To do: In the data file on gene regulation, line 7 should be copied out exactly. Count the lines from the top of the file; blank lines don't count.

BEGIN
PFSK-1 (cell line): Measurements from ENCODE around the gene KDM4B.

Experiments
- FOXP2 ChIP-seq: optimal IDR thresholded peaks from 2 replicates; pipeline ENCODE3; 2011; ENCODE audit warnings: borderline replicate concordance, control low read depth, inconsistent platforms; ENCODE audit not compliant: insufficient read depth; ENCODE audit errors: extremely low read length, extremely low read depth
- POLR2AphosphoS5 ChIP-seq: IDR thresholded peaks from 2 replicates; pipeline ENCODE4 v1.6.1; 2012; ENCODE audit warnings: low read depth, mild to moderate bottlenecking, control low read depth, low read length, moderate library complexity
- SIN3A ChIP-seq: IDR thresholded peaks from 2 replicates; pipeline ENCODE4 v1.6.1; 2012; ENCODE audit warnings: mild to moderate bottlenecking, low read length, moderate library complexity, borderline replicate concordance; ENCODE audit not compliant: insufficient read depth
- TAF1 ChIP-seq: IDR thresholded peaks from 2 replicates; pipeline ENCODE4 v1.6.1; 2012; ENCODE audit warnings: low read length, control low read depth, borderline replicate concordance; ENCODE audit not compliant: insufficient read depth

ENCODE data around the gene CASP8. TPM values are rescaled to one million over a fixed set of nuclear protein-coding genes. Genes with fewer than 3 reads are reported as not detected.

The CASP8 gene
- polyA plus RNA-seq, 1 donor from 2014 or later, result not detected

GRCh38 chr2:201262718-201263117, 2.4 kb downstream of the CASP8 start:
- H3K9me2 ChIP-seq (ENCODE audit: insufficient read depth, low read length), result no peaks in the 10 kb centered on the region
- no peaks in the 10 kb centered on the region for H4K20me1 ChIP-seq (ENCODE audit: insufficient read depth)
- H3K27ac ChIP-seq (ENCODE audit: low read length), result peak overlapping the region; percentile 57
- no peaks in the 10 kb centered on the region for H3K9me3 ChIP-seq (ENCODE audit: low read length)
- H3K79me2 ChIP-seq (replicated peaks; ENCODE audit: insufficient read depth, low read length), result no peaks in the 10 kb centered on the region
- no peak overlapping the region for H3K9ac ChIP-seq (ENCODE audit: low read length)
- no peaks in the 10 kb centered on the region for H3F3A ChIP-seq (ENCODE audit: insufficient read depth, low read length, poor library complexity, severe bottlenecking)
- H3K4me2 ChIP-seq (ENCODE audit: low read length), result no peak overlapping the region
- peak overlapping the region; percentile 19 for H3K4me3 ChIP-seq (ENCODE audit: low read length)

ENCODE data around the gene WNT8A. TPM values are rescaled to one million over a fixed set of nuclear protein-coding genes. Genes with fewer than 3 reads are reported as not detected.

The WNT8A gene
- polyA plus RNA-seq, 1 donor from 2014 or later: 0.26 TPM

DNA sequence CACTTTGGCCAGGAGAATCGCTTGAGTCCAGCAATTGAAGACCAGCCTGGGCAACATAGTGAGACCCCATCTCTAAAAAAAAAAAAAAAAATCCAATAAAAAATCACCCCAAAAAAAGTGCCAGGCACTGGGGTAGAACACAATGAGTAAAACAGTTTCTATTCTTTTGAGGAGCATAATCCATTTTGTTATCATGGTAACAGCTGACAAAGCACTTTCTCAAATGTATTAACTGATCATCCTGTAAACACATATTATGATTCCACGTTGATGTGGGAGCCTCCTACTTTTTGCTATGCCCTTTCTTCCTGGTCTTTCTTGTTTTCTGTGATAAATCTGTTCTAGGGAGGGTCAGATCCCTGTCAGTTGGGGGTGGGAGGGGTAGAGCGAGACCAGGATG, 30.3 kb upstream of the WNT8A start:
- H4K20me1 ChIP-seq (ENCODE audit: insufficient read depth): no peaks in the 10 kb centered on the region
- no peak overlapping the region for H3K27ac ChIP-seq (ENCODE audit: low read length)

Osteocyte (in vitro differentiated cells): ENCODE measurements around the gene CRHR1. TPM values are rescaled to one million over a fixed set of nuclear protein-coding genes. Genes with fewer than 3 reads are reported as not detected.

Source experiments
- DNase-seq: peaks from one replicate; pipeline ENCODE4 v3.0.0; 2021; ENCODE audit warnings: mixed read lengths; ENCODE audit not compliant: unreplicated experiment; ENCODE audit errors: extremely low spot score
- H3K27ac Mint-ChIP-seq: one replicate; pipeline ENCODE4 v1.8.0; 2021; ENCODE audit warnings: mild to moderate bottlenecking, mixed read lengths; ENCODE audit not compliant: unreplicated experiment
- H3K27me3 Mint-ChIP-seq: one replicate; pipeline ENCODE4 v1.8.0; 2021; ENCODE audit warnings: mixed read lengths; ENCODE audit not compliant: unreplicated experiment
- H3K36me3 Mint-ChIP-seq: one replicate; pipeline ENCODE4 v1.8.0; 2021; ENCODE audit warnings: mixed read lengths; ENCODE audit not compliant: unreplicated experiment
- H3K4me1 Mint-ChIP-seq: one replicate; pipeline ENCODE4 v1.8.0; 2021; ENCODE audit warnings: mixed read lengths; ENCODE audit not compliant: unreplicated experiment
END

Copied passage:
ENCODE data around the gene CASP8. TPM values are rescaled to one million over a fixed set of nuclear protein-coding genes. Genes with fewer than 3 reads are reported as not detected.